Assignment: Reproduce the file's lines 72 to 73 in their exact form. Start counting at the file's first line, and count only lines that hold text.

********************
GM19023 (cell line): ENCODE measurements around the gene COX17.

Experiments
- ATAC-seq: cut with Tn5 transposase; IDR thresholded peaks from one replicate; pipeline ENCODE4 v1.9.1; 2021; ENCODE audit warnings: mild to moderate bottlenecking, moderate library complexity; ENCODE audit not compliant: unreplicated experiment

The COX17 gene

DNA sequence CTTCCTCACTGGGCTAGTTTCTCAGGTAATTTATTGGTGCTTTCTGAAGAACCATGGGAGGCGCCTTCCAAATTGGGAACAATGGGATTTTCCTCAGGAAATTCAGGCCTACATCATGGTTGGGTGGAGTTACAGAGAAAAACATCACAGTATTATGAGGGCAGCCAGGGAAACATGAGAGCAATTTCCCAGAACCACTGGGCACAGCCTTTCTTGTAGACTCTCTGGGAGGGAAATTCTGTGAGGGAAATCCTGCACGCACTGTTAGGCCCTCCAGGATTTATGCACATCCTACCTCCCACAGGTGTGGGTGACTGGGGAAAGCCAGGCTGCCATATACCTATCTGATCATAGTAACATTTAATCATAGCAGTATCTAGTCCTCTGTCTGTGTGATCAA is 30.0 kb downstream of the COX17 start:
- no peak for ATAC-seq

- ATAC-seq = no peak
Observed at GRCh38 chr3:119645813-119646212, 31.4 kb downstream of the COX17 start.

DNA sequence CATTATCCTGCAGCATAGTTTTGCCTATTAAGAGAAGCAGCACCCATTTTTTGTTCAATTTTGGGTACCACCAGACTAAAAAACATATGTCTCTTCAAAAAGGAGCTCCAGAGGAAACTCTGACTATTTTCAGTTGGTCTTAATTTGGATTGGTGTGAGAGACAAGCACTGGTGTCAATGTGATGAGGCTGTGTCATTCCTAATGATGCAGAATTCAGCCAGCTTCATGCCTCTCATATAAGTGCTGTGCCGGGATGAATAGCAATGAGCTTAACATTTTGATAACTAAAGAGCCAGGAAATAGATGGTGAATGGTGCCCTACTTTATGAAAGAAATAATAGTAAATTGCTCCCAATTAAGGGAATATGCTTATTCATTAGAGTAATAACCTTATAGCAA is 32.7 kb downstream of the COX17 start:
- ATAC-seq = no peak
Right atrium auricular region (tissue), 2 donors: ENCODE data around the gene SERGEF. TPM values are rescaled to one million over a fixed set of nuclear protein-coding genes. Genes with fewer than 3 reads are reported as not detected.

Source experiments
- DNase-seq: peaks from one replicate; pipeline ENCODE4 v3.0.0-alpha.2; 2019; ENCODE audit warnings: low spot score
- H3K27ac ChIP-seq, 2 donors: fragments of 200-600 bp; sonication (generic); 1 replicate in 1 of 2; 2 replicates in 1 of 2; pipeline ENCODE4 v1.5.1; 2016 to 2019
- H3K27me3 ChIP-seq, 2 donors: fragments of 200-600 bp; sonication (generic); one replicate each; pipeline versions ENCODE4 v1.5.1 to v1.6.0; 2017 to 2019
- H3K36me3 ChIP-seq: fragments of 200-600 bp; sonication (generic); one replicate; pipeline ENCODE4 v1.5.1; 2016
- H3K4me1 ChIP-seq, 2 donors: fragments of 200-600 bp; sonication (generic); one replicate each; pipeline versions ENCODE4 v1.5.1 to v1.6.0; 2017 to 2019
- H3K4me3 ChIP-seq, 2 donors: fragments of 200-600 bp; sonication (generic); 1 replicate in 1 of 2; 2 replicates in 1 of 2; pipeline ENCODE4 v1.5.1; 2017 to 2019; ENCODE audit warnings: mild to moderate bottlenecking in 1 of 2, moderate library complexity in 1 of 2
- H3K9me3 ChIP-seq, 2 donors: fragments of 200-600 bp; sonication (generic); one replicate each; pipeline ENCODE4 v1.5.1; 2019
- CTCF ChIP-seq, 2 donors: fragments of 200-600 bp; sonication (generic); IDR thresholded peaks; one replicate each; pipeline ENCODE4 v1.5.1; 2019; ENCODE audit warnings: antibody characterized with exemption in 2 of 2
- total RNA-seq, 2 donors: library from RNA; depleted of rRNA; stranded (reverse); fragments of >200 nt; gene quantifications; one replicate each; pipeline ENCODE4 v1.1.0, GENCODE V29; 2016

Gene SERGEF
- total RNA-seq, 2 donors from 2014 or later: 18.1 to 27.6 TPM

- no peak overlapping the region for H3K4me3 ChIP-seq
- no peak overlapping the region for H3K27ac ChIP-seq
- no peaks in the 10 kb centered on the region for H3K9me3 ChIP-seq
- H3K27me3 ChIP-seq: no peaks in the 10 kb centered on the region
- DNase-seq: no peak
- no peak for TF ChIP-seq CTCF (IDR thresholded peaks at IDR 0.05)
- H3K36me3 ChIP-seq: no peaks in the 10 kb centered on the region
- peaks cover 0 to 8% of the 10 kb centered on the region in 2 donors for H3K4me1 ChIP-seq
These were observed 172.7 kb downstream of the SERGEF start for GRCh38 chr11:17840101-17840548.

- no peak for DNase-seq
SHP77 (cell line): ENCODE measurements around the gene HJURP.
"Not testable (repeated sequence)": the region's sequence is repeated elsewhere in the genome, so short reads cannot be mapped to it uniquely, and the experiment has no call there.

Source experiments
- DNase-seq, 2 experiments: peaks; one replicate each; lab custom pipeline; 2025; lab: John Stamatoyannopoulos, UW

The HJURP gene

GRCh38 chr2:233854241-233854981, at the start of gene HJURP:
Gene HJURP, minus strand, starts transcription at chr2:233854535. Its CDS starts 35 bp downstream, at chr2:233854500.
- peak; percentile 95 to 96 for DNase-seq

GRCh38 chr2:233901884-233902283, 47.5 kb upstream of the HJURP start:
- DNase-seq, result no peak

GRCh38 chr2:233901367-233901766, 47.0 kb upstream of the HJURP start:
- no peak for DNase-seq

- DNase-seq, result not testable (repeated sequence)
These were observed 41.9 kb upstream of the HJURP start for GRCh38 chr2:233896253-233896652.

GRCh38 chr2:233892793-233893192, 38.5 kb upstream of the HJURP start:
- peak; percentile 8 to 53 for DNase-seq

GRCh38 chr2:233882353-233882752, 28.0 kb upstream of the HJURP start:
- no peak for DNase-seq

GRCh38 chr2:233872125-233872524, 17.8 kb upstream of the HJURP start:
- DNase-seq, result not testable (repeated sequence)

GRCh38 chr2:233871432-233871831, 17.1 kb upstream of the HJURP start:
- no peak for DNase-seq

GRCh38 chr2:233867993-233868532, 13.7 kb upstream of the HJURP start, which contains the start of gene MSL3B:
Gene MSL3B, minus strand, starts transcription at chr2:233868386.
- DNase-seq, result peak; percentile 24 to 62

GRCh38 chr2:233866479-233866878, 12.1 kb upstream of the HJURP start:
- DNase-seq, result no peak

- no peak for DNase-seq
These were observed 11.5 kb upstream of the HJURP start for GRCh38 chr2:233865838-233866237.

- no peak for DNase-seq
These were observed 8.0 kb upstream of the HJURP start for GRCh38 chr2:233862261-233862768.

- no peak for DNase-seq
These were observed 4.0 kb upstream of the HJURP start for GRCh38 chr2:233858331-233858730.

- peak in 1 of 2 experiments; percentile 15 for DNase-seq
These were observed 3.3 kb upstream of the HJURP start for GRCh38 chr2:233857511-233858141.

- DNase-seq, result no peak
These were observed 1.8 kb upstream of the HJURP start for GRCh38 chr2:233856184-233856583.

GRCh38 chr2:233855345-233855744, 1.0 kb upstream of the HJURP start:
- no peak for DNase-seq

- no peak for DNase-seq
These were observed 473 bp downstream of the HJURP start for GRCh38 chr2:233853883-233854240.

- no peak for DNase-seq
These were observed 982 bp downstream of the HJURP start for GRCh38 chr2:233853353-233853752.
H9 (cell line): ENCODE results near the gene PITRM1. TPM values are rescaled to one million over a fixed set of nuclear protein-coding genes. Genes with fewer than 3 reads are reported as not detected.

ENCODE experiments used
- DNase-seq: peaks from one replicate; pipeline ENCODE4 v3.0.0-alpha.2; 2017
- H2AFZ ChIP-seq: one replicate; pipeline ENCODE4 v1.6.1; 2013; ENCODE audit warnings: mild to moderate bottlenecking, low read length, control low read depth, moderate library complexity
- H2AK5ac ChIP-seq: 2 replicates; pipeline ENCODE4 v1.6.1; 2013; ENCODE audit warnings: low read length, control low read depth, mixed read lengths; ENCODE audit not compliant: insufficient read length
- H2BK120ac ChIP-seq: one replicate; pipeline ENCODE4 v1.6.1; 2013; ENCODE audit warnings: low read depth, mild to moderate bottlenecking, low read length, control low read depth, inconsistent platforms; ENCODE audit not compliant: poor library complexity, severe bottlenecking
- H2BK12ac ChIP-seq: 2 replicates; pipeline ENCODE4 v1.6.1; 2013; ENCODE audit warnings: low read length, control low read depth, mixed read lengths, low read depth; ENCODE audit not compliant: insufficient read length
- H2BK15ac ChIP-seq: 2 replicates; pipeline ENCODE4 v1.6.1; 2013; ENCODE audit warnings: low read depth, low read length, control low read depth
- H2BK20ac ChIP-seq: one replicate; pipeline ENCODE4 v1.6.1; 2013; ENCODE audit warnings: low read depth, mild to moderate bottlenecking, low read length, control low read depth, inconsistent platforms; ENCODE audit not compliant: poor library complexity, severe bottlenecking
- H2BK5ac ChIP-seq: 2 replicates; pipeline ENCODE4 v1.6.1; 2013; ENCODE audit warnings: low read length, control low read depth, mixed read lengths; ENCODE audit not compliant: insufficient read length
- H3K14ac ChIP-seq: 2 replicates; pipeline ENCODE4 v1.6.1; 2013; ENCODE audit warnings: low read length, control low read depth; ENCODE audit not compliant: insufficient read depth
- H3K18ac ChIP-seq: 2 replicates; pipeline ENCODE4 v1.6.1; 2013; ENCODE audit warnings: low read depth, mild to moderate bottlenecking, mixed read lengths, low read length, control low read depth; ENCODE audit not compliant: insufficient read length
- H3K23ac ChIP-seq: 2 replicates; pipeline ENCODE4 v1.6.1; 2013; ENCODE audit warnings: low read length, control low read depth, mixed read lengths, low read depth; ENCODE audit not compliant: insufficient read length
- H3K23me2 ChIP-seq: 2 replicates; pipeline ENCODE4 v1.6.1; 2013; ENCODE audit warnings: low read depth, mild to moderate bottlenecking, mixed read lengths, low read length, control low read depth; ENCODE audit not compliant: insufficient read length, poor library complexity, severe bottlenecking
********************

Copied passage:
- no peak for DNase-seq

- no peak for DNase-seq